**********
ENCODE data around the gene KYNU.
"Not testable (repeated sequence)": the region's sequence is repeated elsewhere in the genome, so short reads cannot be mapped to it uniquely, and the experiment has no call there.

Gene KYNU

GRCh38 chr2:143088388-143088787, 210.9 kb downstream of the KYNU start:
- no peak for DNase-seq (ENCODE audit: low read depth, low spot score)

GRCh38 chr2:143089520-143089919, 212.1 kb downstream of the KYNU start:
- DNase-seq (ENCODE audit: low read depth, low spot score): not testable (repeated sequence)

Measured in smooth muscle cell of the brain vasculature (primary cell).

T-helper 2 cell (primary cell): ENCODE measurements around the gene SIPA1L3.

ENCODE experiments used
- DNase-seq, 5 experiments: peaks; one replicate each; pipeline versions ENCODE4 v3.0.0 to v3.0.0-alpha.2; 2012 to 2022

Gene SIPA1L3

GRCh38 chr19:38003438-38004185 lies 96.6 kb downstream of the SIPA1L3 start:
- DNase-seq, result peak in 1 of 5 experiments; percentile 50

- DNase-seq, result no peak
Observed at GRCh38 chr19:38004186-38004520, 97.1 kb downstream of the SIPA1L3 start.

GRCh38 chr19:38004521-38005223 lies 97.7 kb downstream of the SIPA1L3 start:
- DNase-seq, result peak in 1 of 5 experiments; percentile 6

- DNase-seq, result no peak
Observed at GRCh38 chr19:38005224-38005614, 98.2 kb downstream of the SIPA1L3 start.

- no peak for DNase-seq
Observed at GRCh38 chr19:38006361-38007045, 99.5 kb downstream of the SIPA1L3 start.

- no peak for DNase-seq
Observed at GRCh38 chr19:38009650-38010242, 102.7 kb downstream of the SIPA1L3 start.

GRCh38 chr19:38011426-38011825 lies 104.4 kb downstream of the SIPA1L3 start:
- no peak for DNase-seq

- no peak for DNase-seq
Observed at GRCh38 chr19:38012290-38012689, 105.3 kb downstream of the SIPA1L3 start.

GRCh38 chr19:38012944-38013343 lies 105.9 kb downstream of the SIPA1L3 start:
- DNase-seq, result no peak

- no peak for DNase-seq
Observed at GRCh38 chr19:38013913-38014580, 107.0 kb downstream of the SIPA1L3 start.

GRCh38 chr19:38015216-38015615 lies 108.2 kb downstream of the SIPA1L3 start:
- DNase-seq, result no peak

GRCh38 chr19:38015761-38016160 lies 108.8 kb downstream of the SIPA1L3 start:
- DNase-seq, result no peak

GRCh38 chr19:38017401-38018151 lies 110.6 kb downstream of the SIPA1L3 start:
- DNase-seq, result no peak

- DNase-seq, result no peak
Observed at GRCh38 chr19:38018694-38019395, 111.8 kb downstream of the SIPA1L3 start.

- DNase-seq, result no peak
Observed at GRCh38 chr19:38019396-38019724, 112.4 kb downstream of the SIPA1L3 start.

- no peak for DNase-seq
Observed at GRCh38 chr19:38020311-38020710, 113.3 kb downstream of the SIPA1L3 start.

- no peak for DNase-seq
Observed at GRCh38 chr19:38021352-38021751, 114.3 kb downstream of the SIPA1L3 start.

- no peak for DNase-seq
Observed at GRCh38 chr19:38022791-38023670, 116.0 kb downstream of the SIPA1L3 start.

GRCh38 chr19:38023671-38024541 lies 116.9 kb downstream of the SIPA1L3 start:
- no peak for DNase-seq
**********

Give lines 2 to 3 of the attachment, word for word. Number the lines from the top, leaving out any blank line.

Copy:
"Not testable (repeated sequence)": the region's sequence is repeated elsewhere in the genome, so short reads cannot be mapped to it uniquely, and the experiment has no call there.

Gene KYNU